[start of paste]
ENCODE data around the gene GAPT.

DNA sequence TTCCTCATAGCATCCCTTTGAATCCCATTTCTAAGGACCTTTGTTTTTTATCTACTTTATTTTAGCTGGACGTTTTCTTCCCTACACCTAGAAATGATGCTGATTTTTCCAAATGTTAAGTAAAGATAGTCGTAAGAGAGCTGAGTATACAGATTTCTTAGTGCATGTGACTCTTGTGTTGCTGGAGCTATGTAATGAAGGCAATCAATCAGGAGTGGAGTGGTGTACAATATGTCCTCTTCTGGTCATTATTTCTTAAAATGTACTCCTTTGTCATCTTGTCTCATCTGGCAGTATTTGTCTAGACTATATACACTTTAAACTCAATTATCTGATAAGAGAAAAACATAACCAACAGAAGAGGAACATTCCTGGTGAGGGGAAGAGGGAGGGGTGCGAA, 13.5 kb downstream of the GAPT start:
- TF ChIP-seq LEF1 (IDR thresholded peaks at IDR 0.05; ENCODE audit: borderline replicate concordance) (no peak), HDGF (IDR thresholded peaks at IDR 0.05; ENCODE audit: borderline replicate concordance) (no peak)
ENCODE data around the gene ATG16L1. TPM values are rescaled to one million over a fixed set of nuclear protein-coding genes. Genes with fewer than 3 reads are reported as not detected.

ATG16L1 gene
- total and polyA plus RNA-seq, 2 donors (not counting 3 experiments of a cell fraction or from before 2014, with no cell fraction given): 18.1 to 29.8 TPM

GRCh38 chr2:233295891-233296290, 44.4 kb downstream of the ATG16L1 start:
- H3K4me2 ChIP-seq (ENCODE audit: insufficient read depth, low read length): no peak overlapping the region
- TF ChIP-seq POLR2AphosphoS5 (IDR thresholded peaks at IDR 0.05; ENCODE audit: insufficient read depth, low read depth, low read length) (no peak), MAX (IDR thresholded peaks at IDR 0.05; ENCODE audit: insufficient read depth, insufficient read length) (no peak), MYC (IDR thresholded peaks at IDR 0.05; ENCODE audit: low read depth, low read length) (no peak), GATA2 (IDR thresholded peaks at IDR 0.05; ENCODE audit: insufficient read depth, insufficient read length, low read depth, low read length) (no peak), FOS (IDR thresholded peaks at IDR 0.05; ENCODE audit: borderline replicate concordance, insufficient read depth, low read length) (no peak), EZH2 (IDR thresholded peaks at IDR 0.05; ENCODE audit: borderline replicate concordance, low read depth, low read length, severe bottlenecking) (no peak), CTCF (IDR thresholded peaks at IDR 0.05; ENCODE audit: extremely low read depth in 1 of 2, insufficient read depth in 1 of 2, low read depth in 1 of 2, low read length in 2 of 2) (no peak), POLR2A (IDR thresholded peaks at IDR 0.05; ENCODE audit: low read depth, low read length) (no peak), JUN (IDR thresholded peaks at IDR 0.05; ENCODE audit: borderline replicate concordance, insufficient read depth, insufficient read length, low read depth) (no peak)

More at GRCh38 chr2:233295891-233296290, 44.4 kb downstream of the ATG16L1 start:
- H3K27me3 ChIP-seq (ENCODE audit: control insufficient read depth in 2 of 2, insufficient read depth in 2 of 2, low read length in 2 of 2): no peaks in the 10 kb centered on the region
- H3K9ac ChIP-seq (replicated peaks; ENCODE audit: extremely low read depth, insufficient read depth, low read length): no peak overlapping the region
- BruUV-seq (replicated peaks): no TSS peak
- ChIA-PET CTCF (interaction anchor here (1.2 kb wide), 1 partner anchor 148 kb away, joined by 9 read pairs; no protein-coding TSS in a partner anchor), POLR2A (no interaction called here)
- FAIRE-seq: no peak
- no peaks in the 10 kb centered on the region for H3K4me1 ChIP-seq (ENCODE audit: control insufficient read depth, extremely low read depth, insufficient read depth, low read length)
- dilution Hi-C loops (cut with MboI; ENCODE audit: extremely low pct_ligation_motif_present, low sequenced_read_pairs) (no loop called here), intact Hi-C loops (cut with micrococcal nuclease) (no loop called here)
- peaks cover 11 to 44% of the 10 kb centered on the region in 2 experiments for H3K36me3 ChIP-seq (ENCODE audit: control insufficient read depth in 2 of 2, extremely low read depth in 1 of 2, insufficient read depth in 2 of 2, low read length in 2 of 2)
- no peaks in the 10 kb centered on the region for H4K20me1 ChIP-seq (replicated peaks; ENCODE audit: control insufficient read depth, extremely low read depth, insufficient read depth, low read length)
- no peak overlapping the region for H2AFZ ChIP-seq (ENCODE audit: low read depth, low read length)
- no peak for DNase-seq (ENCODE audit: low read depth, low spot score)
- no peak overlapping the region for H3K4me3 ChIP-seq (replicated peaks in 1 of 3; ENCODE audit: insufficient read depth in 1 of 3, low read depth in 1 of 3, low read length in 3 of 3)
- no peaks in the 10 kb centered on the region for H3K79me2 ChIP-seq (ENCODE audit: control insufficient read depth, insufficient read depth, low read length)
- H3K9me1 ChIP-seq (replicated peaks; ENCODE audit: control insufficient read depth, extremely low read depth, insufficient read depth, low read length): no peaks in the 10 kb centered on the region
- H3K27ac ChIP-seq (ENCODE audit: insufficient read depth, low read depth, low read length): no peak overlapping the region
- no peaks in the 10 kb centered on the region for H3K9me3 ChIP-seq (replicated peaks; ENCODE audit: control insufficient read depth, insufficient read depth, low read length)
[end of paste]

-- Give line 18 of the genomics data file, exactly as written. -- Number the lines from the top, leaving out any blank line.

- peaks cover 11 to 44% of the 10 kb centered on the region in 2 experiments for H3K36me3 ChIP-seq (ENCODE audit: control insufficient read depth in 2 of 2, extremely low read depth in 1 of 2, insufficient read depth in 2 of 2, low read length in 2 of 2)